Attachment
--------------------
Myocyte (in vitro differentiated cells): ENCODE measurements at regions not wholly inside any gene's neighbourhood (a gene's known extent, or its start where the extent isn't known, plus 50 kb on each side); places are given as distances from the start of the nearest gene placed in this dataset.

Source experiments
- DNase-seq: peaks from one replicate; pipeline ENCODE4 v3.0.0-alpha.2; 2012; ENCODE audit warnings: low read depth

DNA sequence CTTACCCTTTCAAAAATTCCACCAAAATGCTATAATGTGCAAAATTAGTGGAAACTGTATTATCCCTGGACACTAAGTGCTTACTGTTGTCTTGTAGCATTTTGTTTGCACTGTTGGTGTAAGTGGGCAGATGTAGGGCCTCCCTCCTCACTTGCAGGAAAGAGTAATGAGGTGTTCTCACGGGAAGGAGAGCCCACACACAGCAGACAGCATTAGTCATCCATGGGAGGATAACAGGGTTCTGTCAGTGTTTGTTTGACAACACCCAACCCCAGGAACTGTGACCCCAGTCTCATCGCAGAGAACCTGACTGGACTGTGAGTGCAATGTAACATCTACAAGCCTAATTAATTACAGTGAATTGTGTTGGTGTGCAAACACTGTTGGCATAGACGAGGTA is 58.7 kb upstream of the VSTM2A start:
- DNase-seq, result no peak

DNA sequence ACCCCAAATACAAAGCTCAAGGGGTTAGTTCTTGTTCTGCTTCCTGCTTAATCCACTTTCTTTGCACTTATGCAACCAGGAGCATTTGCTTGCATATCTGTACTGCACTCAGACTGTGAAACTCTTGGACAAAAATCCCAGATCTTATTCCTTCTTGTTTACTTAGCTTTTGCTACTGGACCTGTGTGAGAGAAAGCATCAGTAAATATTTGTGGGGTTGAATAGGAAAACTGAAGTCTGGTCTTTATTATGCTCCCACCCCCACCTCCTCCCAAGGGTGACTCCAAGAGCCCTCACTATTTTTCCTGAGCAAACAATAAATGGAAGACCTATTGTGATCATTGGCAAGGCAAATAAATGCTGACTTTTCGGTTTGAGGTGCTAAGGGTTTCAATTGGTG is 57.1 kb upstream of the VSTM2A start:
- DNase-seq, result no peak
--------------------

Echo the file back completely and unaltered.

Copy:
Myocyte (in vitro differentiated cells): ENCODE measurements at regions not wholly inside any gene's neighbourhood (a gene's known extent, or its start where the extent isn't known, plus 50 kb on each side); places are given as distances from the start of the nearest gene placed in this dataset.

Source experiments
- DNase-seq: peaks from one replicate; pipeline ENCODE4 v3.0.0-alpha.2; 2012; ENCODE audit warnings: low read depth

DNA sequence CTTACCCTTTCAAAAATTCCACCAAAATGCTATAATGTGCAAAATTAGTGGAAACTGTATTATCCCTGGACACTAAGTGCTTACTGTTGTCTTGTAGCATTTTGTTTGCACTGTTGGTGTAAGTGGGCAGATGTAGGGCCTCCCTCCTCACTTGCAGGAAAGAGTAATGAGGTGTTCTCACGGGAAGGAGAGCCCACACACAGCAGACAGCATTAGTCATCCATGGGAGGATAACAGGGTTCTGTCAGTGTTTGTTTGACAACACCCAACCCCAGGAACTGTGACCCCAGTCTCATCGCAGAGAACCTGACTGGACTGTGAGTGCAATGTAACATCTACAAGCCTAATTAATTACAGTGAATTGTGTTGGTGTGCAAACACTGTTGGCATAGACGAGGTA is 58.7 kb upstream of the VSTM2A start:
- DNase-seq, result no peak

DNA sequence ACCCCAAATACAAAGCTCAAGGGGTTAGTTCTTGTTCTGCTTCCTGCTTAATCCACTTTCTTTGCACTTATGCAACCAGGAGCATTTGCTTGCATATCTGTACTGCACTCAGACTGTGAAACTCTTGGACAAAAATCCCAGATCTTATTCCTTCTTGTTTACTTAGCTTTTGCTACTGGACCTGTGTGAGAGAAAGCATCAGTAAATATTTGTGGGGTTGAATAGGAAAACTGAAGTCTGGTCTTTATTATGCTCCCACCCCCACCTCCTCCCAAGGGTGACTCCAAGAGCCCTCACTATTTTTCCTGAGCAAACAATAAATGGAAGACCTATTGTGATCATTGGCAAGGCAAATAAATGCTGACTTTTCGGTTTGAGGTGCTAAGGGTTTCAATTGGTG is 57.1 kb upstream of the VSTM2A start:
- DNase-seq, result no peak